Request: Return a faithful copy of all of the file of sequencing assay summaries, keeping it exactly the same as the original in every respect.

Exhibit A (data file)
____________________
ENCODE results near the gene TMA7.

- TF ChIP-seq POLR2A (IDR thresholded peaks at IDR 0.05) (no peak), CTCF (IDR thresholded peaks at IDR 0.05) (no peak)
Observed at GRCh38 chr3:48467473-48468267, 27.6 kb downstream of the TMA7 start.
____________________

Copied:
ENCODE results near the gene TMA7.

- TF ChIP-seq POLR2A (IDR thresholded peaks at IDR 0.05) (no peak), CTCF (IDR thresholded peaks at IDR 0.05) (no peak)
Observed at GRCh38 chr3:48467473-48468267, 27.6 kb downstream of the TMA7 start.